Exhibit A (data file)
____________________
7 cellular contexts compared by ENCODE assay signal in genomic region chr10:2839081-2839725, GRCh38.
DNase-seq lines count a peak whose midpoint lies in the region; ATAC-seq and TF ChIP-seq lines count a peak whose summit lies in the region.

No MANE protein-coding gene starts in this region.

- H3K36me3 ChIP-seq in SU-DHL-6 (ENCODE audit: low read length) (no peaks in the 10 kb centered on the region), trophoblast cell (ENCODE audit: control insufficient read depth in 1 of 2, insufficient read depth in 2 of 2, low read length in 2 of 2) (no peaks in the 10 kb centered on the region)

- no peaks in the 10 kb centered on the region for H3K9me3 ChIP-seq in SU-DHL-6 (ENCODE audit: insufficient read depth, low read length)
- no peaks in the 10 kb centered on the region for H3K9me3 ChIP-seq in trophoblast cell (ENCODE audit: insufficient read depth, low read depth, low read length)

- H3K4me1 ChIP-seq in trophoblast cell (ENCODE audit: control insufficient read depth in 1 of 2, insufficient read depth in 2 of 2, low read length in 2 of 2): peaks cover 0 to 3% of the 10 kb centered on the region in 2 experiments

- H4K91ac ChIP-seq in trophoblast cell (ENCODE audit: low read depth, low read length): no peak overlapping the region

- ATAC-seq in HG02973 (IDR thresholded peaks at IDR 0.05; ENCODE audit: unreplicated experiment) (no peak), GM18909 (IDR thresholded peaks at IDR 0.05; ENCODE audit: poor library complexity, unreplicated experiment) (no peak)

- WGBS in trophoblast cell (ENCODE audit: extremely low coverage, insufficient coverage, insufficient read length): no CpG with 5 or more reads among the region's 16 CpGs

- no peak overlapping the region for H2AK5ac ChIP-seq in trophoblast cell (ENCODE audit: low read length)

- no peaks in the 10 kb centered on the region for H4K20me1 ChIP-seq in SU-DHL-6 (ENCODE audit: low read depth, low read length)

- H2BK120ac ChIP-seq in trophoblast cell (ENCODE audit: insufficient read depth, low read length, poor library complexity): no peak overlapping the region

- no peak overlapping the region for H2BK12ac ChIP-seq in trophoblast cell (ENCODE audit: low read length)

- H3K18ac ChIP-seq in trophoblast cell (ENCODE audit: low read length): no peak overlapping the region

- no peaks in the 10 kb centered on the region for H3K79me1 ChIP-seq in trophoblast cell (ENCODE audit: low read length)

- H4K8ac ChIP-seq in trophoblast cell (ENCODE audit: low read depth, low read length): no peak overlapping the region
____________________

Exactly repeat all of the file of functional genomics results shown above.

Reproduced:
7 cellular contexts compared by ENCODE assay signal in genomic region chr10:2839081-2839725, GRCh38.
DNase-seq lines count a peak whose midpoint lies in the region; ATAC-seq and TF ChIP-seq lines count a peak whose summit lies in the region.

No MANE protein-coding gene starts in this region.

- H3K36me3 ChIP-seq in SU-DHL-6 (ENCODE audit: low read length) (no peaks in the 10 kb centered on the region), trophoblast cell (ENCODE audit: control insufficient read depth in 1 of 2, insufficient read depth in 2 of 2, low read length in 2 of 2) (no peaks in the 10 kb centered on the region)

- no peaks in the 10 kb centered on the region for H3K9me3 ChIP-seq in SU-DHL-6 (ENCODE audit: insufficient read depth, low read length)
- no peaks in the 10 kb centered on the region for H3K9me3 ChIP-seq in trophoblast cell (ENCODE audit: insufficient read depth, low read depth, low read length)

- H3K4me1 ChIP-seq in trophoblast cell (ENCODE audit: control insufficient read depth in 1 of 2, insufficient read depth in 2 of 2, low read length in 2 of 2): peaks cover 0 to 3% of the 10 kb centered on the region in 2 experiments

- H4K91ac ChIP-seq in trophoblast cell (ENCODE audit: low read depth, low read length): no peak overlapping the region

- ATAC-seq in HG02973 (IDR thresholded peaks at IDR 0.05; ENCODE audit: unreplicated experiment) (no peak), GM18909 (IDR thresholded peaks at IDR 0.05; ENCODE audit: poor library complexity, unreplicated experiment) (no peak)

- WGBS in trophoblast cell (ENCODE audit: extremely low coverage, insufficient coverage, insufficient read length): no CpG with 5 or more reads among the region's 16 CpGs

- no peak overlapping the region for H2AK5ac ChIP-seq in trophoblast cell (ENCODE audit: low read length)

- no peaks in the 10 kb centered on the region for H4K20me1 ChIP-seq in SU-DHL-6 (ENCODE audit: low read depth, low read length)

- H2BK120ac ChIP-seq in trophoblast cell (ENCODE audit: insufficient read depth, low read length, poor library complexity): no peak overlapping the region

- no peak overlapping the region for H2BK12ac ChIP-seq in trophoblast cell (ENCODE audit: low read length)

- H3K18ac ChIP-seq in trophoblast cell (ENCODE audit: low read length): no peak overlapping the region

- no peaks in the 10 kb centered on the region for H3K79me1 ChIP-seq in trophoblast cell (ENCODE audit: low read length)

- H4K8ac ChIP-seq in trophoblast cell (ENCODE audit: low read depth, low read length): no peak overlapping the region